• Overseas visitors working on UK-registered ships [28]

Following the consultation, changes were made to the regulations on the proposals related to overseas visitors on UK-registered ships, non-NHS providers of NHS care and out-of-hospital care, and assisted reproduction services (see section 2.2).

In light of the EU Referendum, and ongoing Brexit negotiations, the Government decided not to proceed with any of the proposed changes to residency definitions for EEA nationals.

The Government's response to the consultation, published in February 2017, also confirmed the Government's intention to extend charges to primary care at a later date, when further contractual and legislative changes could be made. This would mean that GPs would become responsible for identifying when a patient is chargeable, and overseas visitors who previously qualified for free prescriptions, dental care and optical vouchers (for example due to their age), would subsequently have to pay the standard charge for these services.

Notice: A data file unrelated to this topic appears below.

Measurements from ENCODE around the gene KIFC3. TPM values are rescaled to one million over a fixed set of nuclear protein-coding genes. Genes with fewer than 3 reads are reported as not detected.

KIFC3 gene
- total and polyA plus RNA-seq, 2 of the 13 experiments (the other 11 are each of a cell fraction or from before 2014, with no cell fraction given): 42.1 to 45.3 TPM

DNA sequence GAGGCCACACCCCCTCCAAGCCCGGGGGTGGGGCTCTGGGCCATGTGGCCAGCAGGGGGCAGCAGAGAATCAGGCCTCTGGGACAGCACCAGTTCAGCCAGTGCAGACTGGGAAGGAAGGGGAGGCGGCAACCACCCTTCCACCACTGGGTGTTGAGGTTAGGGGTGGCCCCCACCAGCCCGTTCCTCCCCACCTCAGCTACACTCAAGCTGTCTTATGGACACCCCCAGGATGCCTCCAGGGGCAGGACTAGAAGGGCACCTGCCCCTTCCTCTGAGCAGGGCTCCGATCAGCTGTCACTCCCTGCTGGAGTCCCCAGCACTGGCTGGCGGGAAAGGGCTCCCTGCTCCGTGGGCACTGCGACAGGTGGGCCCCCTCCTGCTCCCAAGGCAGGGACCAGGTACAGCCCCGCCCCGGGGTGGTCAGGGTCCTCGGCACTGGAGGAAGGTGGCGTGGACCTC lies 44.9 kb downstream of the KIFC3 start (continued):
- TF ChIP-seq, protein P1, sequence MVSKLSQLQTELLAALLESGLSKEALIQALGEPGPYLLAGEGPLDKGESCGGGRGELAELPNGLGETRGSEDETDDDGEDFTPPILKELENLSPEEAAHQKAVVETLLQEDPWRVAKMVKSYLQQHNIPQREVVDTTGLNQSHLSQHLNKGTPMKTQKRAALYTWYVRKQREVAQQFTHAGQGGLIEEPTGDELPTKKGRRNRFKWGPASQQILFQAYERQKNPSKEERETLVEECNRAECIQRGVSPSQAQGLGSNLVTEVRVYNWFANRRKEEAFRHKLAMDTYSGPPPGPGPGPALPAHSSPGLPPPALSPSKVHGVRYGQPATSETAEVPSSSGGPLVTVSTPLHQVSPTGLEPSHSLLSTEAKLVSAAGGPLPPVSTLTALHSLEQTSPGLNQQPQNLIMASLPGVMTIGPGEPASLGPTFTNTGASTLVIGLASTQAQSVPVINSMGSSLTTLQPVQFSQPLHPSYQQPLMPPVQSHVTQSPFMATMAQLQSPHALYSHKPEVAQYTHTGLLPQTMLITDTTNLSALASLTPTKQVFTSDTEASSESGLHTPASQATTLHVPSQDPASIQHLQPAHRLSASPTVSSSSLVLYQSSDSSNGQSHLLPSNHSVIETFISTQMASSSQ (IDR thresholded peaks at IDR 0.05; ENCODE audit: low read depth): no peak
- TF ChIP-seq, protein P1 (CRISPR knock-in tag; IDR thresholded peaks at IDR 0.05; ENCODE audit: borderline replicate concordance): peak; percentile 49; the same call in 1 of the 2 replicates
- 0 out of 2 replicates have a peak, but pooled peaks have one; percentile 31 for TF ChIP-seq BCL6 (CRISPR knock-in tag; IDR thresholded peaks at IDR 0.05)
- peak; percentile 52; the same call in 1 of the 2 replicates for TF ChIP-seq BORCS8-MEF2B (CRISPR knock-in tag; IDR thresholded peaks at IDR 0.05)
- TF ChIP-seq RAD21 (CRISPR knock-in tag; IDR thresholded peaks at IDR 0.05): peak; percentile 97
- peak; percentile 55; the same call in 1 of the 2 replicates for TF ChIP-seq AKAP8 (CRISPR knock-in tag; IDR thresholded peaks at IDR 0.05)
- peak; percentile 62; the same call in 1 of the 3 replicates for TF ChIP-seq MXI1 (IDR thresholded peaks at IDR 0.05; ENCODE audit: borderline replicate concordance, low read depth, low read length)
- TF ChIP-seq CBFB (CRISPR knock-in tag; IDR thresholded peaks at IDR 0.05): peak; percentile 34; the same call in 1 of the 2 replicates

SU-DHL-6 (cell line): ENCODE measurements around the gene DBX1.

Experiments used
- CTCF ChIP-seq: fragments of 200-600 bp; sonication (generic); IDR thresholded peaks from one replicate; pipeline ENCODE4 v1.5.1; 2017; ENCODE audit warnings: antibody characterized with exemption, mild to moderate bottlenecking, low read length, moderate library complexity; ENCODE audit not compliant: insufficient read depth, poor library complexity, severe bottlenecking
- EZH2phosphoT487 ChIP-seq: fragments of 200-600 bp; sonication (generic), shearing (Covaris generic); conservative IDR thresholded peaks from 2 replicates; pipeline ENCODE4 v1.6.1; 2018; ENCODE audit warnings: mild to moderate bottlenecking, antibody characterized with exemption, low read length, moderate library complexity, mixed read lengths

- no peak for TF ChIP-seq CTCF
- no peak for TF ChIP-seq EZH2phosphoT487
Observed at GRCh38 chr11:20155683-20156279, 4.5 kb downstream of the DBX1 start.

GP and nurse consultations will remain free for overseas visitors however. This is largely due to concerns about the detection and prevention of infectious diseases:

Opinion on the proposal to retain free GP/nurse consultations for all

Support for this proposal was widespread, but not without some opposition that it would mean the UK remained overly generous. There was much recognition that seeing GPs is an effective way to ensure that infectious diseases and other public protection issues are identified, so that this was often supported both by those who were opposed to other services becoming chargeable and those who were not. One organisation said, 'Maintaining free GP and nurse consultations to all is a sensible measure to ensure that opportunities to identify infectious disease during routine consultations are not lost'.